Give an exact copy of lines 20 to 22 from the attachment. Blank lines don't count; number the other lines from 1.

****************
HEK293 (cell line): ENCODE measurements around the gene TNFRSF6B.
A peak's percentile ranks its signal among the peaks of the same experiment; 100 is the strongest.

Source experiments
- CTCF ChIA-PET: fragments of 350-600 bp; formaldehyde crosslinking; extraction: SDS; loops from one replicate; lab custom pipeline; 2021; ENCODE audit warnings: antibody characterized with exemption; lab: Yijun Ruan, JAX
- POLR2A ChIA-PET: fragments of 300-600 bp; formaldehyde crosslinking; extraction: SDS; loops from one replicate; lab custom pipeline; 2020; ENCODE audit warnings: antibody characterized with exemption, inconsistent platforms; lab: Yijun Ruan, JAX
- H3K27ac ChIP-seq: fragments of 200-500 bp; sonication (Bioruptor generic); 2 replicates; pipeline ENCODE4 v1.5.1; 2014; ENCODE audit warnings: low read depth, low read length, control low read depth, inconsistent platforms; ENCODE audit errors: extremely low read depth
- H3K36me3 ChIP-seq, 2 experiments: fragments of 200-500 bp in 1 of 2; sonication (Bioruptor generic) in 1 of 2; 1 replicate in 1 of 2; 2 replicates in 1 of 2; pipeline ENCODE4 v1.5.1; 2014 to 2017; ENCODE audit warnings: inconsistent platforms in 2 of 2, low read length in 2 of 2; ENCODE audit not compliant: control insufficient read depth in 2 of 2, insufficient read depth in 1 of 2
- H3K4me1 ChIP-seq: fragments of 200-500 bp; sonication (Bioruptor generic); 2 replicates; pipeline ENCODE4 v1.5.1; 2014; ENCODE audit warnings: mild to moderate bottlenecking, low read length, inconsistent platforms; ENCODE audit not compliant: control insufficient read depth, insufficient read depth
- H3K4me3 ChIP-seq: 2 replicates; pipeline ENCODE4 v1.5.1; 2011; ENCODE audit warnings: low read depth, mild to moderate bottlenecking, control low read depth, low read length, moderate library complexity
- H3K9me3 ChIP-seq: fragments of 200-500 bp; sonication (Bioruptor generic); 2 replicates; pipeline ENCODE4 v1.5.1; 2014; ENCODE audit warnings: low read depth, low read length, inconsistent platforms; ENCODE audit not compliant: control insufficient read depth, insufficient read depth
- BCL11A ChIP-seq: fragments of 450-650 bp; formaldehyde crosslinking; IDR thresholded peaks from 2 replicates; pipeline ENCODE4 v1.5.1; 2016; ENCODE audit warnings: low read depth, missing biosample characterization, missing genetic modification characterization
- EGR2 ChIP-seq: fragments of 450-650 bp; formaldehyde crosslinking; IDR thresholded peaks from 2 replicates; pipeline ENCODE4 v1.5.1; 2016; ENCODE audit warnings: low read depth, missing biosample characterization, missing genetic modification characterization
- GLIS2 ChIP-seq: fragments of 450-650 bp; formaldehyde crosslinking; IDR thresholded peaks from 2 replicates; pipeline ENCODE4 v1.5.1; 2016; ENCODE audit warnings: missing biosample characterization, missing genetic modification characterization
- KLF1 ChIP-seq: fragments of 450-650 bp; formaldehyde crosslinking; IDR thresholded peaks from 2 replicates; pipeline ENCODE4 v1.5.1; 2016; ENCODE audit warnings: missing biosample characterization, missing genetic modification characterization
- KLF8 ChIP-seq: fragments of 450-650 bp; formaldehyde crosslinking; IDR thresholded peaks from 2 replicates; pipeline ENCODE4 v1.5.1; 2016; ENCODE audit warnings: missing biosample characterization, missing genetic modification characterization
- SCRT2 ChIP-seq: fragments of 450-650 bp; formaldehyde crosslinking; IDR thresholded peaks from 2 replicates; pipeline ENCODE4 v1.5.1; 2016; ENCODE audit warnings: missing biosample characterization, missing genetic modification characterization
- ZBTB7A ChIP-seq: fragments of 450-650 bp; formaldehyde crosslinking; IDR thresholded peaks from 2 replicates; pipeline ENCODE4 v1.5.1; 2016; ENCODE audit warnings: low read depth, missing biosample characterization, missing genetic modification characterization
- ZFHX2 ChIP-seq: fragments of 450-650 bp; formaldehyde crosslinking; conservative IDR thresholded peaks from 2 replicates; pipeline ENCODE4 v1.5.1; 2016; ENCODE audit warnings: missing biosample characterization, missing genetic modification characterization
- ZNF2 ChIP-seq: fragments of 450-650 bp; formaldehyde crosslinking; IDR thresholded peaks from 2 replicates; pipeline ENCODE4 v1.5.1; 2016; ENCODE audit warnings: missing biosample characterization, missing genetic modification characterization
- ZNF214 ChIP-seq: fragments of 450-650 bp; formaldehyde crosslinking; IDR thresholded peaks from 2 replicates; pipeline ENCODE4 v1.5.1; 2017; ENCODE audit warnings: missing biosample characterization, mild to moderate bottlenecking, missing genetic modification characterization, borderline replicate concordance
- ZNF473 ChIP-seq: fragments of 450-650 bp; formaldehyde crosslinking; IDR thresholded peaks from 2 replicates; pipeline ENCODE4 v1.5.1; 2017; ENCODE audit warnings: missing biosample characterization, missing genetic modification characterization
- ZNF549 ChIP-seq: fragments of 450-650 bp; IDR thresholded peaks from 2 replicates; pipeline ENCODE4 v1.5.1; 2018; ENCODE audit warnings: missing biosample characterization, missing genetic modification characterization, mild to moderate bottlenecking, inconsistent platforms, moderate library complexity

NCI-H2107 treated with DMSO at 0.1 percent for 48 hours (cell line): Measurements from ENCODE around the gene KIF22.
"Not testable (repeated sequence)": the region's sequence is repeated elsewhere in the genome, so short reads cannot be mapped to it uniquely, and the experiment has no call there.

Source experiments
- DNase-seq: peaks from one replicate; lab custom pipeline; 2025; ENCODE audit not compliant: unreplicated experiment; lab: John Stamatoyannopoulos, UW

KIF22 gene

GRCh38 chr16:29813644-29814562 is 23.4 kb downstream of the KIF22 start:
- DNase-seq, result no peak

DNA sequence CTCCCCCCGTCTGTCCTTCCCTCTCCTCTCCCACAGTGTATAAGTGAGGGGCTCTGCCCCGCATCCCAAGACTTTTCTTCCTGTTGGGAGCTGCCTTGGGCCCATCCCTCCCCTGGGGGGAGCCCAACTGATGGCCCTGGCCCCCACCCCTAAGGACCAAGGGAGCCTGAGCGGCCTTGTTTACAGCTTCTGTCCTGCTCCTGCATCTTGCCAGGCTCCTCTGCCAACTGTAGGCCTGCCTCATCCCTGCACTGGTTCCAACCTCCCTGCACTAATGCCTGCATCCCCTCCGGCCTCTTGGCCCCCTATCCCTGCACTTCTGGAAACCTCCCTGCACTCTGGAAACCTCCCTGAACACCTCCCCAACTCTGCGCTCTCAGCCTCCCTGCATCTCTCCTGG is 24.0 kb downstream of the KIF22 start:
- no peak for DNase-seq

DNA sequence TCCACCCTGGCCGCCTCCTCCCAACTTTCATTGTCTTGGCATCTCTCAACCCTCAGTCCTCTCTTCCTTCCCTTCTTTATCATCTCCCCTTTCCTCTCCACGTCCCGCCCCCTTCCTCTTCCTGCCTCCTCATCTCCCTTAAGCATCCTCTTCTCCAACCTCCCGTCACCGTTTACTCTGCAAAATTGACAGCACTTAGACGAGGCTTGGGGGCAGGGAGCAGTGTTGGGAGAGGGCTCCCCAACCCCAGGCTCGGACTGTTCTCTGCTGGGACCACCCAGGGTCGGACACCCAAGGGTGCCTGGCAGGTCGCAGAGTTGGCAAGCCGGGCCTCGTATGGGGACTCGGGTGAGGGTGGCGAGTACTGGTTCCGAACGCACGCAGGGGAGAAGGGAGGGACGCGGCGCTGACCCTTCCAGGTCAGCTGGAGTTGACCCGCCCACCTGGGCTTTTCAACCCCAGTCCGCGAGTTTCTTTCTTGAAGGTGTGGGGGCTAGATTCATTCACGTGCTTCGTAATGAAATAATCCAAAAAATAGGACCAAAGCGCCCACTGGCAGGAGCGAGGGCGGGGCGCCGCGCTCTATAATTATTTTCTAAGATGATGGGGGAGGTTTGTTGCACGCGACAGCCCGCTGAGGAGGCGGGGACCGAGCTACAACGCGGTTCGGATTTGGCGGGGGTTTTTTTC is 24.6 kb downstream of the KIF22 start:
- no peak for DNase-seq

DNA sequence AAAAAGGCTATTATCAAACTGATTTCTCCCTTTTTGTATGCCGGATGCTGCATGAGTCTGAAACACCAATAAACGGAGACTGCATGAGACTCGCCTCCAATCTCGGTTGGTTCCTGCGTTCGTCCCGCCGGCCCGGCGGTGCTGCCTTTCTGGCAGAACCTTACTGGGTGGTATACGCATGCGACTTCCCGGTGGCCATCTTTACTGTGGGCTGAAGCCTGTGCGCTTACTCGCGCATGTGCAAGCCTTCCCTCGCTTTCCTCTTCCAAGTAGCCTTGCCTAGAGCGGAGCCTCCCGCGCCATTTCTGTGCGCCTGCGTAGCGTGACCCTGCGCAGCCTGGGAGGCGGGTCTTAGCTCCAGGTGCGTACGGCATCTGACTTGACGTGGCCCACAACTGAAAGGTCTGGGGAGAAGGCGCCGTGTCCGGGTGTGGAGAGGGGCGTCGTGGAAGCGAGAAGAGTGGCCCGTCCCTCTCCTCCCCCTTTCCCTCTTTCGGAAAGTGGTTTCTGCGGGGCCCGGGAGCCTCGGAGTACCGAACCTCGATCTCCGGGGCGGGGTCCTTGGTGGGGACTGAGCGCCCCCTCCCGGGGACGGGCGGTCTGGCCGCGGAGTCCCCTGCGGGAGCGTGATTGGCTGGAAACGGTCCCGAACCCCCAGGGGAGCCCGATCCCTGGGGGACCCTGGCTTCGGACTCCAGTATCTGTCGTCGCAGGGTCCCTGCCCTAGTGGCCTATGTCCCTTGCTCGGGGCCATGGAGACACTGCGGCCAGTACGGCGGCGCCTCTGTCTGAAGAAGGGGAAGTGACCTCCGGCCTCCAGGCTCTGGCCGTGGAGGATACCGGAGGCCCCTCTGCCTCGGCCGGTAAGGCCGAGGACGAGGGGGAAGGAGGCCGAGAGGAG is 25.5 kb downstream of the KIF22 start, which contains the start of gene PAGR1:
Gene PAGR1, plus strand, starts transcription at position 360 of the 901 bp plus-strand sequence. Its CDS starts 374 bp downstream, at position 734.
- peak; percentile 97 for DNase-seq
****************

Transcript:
- ZNF214 ChIP-seq: fragments of 450-650 bp; formaldehyde crosslinking; IDR thresholded peaks from 2 replicates; pipeline ENCODE4 v1.5.1; 2017; ENCODE audit warnings: missing biosample characterization, mild to moderate bottlenecking, missing genetic modification characterization, borderline replicate concordance
- ZNF473 ChIP-seq: fragments of 450-650 bp; formaldehyde crosslinking; IDR thresholded peaks from 2 replicates; pipeline ENCODE4 v1.5.1; 2017; ENCODE audit warnings: missing biosample characterization, missing genetic modification characterization
- ZNF549 ChIP-seq: fragments of 450-650 bp; IDR thresholded peaks from 2 replicates; pipeline ENCODE4 v1.5.1; 2018; ENCODE audit warnings: missing biosample characterization, missing genetic modification characterization, mild to moderate bottlenecking, inconsistent platforms, moderate library complexity